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post #1 of 7 (permalink) Old 07-18-2011, 06:59 PM Thread Starter
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Too little overhang

Is there such a thing as too little overhang?

It got me thinking after reading this article Snowboard Width - Huh?. Where it said that there should be up to 0.10 cm of overhang on either side barefoot. This is after the foot has been angled as per rider's preference.

Is it recommend to have some overhang to be able to control the edges effectively?

Height:5'7" Weight: 165lbs

Boards: Never Summer SL 154, Burton X8V 151.5
Bindings: Union Force SL, Burton Malavita Reflex
Boots: Salomon Dialogue
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post #2 of 7 (permalink) Old 07-18-2011, 09:57 PM
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I'm not an expert, and I don't have tiny feet, but I would guess that you would want your boots to at least reach the edges of the board. This would be for control purposes. It would be hard to edge a turn if your feet don't reach the dges I would think. It's not just the toes you need to look at either. You want your boot to be centered so the overhang is equal in the front and back.

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post #3 of 7 (permalink) Old 07-18-2011, 11:07 PM
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Yes. But as with anything else, take the article's calculation as a general guideline. I know people who prefer to ride a regular width board with more overhang than a mid-wide or wide. Others, me included, are okay with wider boards that may take a little more working in exchange for less overhang.
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post #4 of 7 (permalink) Old 07-18-2011, 11:48 PM
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While too much toe/heel drag is bad for obvious reasons, not having your boot/bindings mounted such that enough weight can be shifted over either edge would result in poor edge initiation unless either the rider leaned far out of balance forwards or backwards. The ankles, knees and hips would have to flex through greater angles as well, slowing the ability to input control.

Think of how it would be to ride a theoretical 50 or 60 cm wide deck and you will understand why the deck should be neither too narrow nor too wide for the stance and foot size.
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post #5 of 7 (permalink) Old 07-19-2011, 01:17 AM
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Yep, I agree with other posters. I deal with this problem every day: I'm 4'11" and wear a women's size 4 boot. You'd be amazed by how hard it is to even find a size 4 boot. Anyway, I generally have at least an inch of space between the end of my foot and the edge of my board. It means that I have little direct control of my edge and am somewhat limited to riding very soft boards, even for all-mountain riding. They are the only ones I can turn comfortably. Even an average all-mountain board like the NS Infinity (women's version of the SL) is a chore for me to turn - I really have to push my knees and feet into it. Heelside turns seem to be easier because there is more leverage. I try to compensate by riding soft boards with stiffer boots...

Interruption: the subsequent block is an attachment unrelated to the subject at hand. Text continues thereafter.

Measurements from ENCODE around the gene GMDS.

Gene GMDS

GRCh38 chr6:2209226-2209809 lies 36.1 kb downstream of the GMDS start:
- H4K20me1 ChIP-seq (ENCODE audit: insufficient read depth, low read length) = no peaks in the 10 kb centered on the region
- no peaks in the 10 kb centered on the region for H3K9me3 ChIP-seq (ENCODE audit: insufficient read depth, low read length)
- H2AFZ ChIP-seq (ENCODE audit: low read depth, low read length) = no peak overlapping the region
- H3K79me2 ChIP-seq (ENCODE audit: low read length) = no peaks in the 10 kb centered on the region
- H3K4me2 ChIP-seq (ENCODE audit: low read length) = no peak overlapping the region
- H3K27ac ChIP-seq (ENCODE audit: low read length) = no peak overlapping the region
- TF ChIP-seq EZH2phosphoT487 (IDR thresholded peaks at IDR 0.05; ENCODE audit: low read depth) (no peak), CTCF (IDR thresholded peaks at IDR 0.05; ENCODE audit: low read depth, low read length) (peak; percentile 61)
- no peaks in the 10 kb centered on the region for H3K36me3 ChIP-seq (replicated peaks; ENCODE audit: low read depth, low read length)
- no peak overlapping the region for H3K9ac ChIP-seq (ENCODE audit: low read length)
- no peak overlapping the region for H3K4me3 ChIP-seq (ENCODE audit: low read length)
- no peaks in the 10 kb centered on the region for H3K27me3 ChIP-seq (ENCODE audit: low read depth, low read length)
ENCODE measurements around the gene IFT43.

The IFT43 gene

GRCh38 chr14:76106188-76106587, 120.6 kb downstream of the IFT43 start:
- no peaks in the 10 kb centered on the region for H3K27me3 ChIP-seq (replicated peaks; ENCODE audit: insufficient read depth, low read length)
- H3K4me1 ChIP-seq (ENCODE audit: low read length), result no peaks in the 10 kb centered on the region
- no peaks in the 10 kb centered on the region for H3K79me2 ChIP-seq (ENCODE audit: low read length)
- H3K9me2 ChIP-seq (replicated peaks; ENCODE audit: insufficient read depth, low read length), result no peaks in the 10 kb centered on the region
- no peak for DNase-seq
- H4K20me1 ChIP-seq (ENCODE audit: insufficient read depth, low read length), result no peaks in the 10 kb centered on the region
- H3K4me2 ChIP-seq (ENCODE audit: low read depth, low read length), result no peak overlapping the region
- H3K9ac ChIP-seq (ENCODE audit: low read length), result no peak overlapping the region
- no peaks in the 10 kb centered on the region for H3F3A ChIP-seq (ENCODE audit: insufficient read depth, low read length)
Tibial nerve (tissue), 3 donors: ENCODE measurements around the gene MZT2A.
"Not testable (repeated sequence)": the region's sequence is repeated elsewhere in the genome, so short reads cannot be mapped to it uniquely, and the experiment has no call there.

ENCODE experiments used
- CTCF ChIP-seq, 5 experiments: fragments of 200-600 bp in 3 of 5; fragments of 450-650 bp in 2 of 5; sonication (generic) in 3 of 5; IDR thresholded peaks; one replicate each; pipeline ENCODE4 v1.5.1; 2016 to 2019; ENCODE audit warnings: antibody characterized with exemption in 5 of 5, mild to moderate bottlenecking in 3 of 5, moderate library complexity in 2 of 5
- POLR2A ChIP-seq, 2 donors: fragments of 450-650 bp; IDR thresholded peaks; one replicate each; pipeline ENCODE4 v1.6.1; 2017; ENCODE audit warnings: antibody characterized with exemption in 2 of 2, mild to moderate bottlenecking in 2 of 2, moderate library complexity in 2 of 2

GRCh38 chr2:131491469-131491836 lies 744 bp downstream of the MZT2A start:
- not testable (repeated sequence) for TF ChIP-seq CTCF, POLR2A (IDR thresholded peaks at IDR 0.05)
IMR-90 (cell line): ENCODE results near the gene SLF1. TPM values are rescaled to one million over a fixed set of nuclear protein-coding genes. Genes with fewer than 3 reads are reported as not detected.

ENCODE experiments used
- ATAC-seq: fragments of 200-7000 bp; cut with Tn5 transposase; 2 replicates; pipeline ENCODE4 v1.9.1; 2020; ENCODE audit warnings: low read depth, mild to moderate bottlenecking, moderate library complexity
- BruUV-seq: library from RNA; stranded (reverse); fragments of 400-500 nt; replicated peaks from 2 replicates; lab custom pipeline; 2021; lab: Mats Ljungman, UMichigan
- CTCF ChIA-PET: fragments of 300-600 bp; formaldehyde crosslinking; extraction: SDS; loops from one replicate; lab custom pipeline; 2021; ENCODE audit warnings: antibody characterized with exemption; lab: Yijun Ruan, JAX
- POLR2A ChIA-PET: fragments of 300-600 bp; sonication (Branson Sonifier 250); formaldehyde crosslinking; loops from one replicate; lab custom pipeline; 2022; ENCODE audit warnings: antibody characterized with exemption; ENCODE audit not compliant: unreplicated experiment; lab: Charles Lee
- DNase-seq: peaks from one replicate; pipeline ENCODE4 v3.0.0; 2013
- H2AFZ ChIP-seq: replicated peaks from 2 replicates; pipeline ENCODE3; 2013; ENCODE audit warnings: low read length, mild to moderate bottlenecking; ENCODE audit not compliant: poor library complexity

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post #6 of 7 (permalink) Old 07-19-2011, 06:12 AM
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I have size 7 mens feet and generally like the edge to edge response of narrower women's boards...option trinity 158, Option k starr 155 and gnu b nice 155. I also ride a couple of men's boards...a 164 charlie slasher and 159 bananna that work fine in pow, but at the end of the day if its hard or packed...its a bit of a chore.
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post #7 of 7 (permalink) Old 07-19-2011, 06:49 PM
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Quote:
Originally Posted by davidj View Post
Yes. But as with anything else, take the article's calculation as a general guideline. I know people who prefer to ride a regular width board with more overhang than a mid-wide or wide. Others, me included, are okay with wider boards that may take a little more working in exchange for less overhang.
By this ^^^ I was implying positive overhang... that is the toe and heel extend out beyond the the edge. If you've got a negative overhang problem like lilfoot vvv, that's a tough situation ! Ride safe...


Quote:
Originally Posted by lilfoot1598 View Post
Yep, I agree with other posters. I deal with this problem every day: I'm 4'11" and wear a women's size 4 boot. You'd be amazed by how hard it is to even find a size 4 boot. Anyway, I generally have at least an inch of space between the end of my foot and the edge of my board. It means that I have little direct control of my edge and am somewhat limited to riding very soft boards, even for all-mountain riding. They are the only ones I can turn comfortably. Even an average all-mountain board like the NS Infinity (women's version of the SL) is a chore for me to turn - I really have to push my knees and feet into it. Heelside turns seem to be easier because there is more leverage. I try to compensate by riding soft boards with stiffer boots...
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